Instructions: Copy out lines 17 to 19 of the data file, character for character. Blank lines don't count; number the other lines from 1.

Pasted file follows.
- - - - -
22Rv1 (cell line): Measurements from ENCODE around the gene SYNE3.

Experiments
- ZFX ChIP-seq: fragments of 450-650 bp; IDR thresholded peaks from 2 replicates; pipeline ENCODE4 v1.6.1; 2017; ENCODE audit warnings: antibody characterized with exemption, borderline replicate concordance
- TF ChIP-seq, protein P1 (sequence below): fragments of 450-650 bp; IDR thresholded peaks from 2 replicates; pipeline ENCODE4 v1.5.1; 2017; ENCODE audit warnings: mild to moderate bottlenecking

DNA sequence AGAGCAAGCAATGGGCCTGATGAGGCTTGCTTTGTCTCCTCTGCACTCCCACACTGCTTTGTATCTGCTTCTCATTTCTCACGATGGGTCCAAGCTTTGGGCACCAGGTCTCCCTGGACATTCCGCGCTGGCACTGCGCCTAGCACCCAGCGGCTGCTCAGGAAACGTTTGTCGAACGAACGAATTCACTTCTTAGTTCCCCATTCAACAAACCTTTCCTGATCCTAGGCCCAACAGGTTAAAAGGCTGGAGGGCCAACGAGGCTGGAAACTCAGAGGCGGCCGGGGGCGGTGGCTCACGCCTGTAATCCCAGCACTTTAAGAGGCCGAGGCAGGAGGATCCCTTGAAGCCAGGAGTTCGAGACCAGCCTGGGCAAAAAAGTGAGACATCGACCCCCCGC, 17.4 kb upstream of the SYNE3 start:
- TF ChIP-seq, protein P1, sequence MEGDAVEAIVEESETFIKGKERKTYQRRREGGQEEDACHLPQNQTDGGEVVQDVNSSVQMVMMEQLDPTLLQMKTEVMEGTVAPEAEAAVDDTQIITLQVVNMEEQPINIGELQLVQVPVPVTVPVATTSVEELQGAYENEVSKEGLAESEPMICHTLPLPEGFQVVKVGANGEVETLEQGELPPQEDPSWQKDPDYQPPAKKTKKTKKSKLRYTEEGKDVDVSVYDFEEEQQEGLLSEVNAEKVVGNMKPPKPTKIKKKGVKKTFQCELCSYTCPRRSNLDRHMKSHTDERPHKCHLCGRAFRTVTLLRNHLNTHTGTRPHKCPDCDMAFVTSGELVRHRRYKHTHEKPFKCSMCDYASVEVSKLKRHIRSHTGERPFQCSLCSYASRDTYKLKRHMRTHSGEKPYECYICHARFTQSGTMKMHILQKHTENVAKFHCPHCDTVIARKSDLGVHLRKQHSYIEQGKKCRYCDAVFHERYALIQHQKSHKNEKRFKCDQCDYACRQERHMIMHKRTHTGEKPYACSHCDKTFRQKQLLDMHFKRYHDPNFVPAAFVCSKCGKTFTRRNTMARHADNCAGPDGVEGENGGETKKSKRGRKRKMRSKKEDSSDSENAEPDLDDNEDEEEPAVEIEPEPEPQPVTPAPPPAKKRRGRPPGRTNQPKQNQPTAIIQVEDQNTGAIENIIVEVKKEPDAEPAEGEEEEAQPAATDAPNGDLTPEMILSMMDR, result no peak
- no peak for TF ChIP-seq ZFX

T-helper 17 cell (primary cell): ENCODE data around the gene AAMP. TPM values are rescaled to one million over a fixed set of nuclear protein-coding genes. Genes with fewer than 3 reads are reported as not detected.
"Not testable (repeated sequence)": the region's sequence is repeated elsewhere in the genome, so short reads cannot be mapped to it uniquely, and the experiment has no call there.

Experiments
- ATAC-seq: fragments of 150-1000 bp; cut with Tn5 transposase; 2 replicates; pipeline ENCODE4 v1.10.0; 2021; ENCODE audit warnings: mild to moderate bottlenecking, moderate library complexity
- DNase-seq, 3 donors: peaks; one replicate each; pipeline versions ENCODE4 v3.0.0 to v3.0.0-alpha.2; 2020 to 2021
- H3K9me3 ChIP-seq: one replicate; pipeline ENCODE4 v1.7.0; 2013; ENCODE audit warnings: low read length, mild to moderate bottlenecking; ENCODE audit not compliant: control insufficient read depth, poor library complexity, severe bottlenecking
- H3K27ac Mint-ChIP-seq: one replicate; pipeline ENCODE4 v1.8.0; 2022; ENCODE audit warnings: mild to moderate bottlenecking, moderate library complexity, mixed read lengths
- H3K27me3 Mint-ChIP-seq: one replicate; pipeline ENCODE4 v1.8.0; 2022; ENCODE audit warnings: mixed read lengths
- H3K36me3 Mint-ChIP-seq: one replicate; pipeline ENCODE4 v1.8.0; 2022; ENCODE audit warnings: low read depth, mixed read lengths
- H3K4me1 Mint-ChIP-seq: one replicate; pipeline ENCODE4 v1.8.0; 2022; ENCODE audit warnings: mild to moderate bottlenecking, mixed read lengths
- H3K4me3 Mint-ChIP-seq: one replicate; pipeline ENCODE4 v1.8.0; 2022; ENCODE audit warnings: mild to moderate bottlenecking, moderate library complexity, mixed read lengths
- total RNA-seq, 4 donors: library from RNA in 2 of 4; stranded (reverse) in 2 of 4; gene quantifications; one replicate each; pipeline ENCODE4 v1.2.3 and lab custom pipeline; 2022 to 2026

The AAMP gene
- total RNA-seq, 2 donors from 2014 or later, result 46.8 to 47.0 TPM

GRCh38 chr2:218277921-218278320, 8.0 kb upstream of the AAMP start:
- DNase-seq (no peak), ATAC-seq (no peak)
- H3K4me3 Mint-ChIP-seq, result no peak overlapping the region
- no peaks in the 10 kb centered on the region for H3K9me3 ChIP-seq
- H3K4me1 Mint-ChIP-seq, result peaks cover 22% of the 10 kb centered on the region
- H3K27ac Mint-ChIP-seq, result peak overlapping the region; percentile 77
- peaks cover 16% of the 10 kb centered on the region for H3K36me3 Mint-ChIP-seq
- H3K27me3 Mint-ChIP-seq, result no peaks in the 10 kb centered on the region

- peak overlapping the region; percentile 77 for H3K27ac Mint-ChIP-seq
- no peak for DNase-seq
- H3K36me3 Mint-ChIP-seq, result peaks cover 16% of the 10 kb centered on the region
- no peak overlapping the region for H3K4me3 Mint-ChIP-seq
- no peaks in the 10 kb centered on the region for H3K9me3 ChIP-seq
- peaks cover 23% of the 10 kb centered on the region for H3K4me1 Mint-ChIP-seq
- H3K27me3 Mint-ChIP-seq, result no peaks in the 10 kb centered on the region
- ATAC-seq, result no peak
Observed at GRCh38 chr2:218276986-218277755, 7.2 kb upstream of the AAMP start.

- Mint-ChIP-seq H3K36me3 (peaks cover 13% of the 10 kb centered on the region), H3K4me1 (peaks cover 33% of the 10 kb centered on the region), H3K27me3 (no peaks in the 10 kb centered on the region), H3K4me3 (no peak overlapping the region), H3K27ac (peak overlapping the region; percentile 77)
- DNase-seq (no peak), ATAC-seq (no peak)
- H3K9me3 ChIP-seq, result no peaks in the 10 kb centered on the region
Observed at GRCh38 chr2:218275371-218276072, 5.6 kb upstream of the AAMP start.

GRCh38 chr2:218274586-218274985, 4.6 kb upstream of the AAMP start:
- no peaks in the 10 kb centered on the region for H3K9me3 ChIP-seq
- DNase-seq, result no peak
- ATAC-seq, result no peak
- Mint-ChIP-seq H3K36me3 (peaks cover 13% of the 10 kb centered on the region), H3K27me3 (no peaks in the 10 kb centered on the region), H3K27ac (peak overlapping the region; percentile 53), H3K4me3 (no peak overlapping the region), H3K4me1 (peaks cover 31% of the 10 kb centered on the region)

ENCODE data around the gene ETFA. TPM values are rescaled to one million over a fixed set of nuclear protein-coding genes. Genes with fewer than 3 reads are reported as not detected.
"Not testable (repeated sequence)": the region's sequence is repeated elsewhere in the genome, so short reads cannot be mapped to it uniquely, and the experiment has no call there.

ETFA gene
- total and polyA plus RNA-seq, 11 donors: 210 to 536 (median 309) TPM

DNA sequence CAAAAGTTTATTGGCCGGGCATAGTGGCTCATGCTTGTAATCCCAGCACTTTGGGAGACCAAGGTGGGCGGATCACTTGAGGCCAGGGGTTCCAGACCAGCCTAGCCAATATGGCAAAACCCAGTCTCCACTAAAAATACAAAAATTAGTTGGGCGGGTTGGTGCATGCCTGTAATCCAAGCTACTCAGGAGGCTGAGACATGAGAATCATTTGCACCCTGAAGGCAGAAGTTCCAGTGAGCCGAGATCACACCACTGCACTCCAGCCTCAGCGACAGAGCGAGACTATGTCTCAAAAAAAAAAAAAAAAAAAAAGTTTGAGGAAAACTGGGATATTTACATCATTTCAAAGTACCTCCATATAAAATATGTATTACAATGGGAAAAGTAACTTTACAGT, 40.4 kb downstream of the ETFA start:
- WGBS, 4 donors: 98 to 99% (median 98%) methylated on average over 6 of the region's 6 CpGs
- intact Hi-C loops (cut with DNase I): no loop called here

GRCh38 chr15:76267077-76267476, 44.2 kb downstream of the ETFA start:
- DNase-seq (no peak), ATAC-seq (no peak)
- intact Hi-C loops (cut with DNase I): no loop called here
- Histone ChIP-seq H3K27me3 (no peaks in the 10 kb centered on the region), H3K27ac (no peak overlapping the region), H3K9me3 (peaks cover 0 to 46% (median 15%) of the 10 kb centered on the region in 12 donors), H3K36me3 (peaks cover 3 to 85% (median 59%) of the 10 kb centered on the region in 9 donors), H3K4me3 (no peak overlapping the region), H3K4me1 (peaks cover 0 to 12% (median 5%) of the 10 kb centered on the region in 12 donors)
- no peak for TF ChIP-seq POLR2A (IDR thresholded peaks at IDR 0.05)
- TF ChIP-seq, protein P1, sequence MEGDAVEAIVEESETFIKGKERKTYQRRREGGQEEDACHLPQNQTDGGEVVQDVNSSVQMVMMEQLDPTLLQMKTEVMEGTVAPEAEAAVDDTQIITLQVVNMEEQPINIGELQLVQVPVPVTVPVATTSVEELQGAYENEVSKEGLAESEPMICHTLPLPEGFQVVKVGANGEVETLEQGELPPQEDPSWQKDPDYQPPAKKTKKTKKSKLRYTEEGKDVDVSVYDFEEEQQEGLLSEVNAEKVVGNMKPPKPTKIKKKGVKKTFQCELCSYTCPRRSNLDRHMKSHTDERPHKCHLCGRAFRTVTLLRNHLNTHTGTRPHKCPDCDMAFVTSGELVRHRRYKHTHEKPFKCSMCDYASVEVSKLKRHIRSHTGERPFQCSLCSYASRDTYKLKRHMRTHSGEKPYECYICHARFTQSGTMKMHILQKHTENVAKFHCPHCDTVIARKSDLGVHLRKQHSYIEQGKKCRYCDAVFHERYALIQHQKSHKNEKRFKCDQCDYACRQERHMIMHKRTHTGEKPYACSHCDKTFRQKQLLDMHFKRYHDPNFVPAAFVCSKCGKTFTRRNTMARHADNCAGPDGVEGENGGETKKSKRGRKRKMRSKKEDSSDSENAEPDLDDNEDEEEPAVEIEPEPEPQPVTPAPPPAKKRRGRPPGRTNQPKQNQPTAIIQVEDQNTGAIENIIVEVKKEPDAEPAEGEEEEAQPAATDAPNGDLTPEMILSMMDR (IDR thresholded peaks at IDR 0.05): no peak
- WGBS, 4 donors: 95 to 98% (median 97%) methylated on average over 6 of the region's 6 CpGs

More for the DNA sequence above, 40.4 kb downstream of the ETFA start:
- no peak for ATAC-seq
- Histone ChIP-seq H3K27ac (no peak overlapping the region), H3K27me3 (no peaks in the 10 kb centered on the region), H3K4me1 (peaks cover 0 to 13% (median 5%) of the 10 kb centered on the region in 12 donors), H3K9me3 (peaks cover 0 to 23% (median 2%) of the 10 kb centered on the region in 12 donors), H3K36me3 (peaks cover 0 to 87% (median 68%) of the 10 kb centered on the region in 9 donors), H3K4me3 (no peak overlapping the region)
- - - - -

- H3K4me1 Mint-ChIP-seq: one replicate; pipeline ENCODE4 v1.8.0; 2022; ENCODE audit warnings: mild to moderate bottlenecking, mixed read lengths
- H3K4me3 Mint-ChIP-seq: one replicate; pipeline ENCODE4 v1.8.0; 2022; ENCODE audit warnings: mild to moderate bottlenecking, moderate library complexity, mixed read lengths
- total RNA-seq, 4 donors: library from RNA in 2 of 4; stranded (reverse) in 2 of 4; gene quantifications; one replicate each; pipeline ENCODE4 v1.2.3 and lab custom pipeline; 2022 to 2026